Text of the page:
Millions of people in the geopolitically important region of Central Asia depend on water from snow- and glacier-melt driven international rivers, most of all the Syr Darya and Amu Darya. The riparian countries of these rivers have experienced recurring water allocation conflicts ever since the Soviet Union collapsed. Will climate change exacerbate water stress and thus conflicts? We have developed a coupled climate, land-ice and rainfall-runoff model for the Syr Darya to quantify impacts and show that climatic changes are likely to have consequences on runoff seasonality due to earlier snow-melt. This will increase water stress in unregulated catchments because less water will be available for irrigation in the summer months. Threats from geohazards, above all glacier lake outbursts, are likely to increase as well. The area at highest risk is the densely populated, agriculturally productive, and politically unstable Fergana Valley. Targeted infrastructural developments will be required in the region. If the current mismanagement of water and energy resources can be replaced with more effective resource allocation mechanisms through the strengthening of transboundary institutions, Central Asia will be able to successfully address these future climate-related challenges.
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We are grateful to an anonymous reviewer for details on the climate and precipitation characteristics in the different Central Asian regions.
We have also analyzed the 0.5-degree gridded temperature data from the CRU TS2p1 dataset (available at: http://iridl.ldeo.columbia.edu/SOURCES/.UEA/.CRU/.TS2p1/) which exhibits broadly similar trends to those seen at the six stations.
A recent Oxfam report on Central Asia, for instance, argues that “retreating glaciers and more extreme weather could dangerously erode food security, livelihoods and even regional stability in 2050” (Swarup 2010).
This additional contribution to runoff will however only be available over a strictly limited time until land-ice and snow storage are depleted.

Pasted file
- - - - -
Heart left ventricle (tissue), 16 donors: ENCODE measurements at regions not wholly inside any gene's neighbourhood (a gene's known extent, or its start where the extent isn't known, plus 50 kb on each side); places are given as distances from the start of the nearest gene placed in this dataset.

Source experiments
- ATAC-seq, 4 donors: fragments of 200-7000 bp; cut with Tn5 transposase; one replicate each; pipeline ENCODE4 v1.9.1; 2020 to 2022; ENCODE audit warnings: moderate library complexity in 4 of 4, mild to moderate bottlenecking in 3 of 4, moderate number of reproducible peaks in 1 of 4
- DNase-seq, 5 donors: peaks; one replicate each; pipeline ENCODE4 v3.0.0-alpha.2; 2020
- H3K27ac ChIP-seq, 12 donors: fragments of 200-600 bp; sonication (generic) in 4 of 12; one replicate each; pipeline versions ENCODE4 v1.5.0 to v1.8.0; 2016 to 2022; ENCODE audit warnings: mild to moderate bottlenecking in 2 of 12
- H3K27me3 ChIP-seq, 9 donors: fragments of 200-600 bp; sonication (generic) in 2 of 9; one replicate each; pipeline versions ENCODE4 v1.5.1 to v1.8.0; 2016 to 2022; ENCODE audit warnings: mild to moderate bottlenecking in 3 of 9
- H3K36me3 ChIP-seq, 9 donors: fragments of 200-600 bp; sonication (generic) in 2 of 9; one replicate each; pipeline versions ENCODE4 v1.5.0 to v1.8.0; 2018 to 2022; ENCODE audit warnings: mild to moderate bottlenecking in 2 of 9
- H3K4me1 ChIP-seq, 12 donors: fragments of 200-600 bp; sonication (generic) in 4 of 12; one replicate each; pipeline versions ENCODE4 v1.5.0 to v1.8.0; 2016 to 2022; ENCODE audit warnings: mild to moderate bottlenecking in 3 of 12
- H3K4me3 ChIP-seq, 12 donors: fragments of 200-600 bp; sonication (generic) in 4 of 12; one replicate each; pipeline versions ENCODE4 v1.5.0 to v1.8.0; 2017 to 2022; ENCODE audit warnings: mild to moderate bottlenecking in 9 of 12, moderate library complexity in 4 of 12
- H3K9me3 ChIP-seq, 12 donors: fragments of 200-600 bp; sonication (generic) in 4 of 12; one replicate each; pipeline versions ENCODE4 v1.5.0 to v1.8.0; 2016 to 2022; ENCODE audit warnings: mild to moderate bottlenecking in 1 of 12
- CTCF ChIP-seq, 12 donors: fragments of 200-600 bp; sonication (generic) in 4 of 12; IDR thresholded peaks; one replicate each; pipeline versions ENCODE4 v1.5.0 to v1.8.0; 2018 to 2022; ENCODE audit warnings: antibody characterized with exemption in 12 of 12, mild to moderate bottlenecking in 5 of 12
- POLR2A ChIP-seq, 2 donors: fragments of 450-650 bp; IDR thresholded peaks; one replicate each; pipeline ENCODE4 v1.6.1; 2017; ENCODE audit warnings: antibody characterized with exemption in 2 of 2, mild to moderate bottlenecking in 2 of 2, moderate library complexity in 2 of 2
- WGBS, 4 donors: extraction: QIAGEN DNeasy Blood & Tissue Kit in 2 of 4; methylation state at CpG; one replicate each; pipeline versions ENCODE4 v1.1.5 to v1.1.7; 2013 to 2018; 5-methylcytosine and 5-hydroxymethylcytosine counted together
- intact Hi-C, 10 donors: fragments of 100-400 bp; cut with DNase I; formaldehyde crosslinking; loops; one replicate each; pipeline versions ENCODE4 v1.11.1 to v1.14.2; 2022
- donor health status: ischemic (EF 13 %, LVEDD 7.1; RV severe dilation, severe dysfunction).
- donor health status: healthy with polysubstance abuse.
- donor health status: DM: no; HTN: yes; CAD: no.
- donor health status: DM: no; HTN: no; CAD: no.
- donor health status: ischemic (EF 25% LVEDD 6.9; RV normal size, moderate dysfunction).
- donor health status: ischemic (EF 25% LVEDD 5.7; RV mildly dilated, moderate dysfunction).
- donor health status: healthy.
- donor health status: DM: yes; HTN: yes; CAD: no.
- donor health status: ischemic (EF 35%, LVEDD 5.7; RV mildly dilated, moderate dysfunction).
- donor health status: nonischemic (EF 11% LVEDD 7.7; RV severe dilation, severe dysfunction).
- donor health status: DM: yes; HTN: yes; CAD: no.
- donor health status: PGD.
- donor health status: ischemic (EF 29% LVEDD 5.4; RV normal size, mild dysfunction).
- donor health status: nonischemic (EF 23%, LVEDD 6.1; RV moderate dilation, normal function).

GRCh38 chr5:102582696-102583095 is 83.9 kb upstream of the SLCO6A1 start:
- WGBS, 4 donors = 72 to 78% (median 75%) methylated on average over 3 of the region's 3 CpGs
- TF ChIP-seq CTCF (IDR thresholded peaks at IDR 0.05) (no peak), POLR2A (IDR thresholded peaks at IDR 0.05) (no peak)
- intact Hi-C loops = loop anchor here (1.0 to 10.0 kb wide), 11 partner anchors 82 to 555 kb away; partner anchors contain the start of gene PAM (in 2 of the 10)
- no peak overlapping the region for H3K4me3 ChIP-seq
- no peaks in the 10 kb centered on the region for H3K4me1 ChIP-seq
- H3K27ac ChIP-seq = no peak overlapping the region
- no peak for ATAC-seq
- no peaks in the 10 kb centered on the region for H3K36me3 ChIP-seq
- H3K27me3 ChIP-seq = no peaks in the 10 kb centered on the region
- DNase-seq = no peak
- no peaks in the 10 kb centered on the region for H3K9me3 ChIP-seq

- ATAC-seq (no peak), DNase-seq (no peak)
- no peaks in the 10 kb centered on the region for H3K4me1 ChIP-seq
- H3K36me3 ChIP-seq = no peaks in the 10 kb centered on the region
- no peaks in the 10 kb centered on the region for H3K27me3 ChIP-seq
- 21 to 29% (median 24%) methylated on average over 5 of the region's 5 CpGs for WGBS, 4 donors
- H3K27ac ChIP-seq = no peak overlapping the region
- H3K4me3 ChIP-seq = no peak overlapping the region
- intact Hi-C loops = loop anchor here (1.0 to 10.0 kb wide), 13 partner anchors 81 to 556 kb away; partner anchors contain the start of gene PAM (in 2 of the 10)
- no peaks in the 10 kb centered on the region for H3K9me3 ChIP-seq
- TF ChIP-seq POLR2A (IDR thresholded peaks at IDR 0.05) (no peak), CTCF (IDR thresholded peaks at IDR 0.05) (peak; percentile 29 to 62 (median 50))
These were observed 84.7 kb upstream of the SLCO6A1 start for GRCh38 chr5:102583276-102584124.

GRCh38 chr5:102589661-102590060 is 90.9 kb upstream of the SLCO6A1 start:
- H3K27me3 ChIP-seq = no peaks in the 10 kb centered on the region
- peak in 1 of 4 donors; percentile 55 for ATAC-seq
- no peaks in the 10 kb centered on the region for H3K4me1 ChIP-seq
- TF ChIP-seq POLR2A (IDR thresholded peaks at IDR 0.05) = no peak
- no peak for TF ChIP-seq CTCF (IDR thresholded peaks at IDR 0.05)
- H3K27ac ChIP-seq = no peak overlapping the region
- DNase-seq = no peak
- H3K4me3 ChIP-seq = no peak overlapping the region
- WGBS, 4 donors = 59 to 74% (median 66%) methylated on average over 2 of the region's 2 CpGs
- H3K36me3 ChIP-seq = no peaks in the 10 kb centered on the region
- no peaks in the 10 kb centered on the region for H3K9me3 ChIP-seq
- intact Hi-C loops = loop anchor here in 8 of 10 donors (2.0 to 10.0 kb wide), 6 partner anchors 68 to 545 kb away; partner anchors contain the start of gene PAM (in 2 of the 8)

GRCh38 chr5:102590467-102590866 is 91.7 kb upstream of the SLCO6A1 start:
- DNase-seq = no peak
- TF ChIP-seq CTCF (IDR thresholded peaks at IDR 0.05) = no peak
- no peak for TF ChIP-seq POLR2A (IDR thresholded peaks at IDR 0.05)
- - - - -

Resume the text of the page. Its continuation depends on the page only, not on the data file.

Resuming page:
In view of future GHG emissions projected by the IPPC, the IEA, and other institutions, the A2 temperature trend may well become reality over the next decades.
The development and calibration of the rainfall-runoff model for the Syr Darya is described in detail in Pereira-Cardenal et al. (2011).
A number of challenges in extracting regional information and trends from IPCC AR4 GCMs have been noted and are discussed elsewhere (Sellars et al., Simulating climate variability and change in Central Asia using a coupled NHMM-AR1 model, in preparation).
With 19.5 km3 total capacity, the Toktogul reservoir is the largest storage facility in the Syr Darya basin. Together with four smaller downstream reservoirs, the facilities have a combined hydropower generation capacity of 2,870 MW (The World Bank 2004).
This hazards map can guide initial monitoring efforts towards the subcatchments which show the largest climate sensitivity of land ice towards climatic changes. However, we would like to emphasize that for this assessment, a linear dynamic model was used. Whereas the linearity assumption of land ice sensitivity towards climate is certainly a good first-order approximation for small-scale volumetric fluctuations, it is problematic in the case of large-scale changes. Hence, solely relying on such model-based output is certainly not the most advisable strategy for the identification of best mitigation strategies in relation to these distributed hazards. Rather, a detailed analysis should utilize remotely sensed data, combined with in-situ observations, to ultimately produce more reliable and detailed hazard maps.
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Support from the CORC-ARCHES program at the Lamont-Doherty Earth Observatory, the Swiss Network for International Studies (SNIS) and the International Research School of Water Resources (FIVA) in Copenhagen is acknowledged. We would specifically like to thank Peter Schlosser for facilitating CORC-ARCHES funding. Andrew W. Robertson’s work was supported by the National Oceanic and Atmospheric Administration through a Cooperative Agreement with Columbia University. The Open Society Institute is acknowledged for providing partial funding of a research trip to Central Asia. We thank DHI and Roar Askær Jensen for providing free access to the MIKE software package. We acknowledge the modeling groups, the Program for Climate Model Diagnosis and Intercomparison (PCMDI) and the WCRP’s Working Group on Coupled Modeling (WGCM) for their roles in making available the WCRP CMIP3 multi-model dataset. Support of this dataset is provided by the Office of Science, U.S. Department of Energy.
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Siegfried, T., Bernauer, T., Guiennet, R. et al. Will climate change exacerbate water stress in Central Asia?. Climatic Change 112, 881–899 (2012). https://doi.org/10.1007/s10584-011-0253-z
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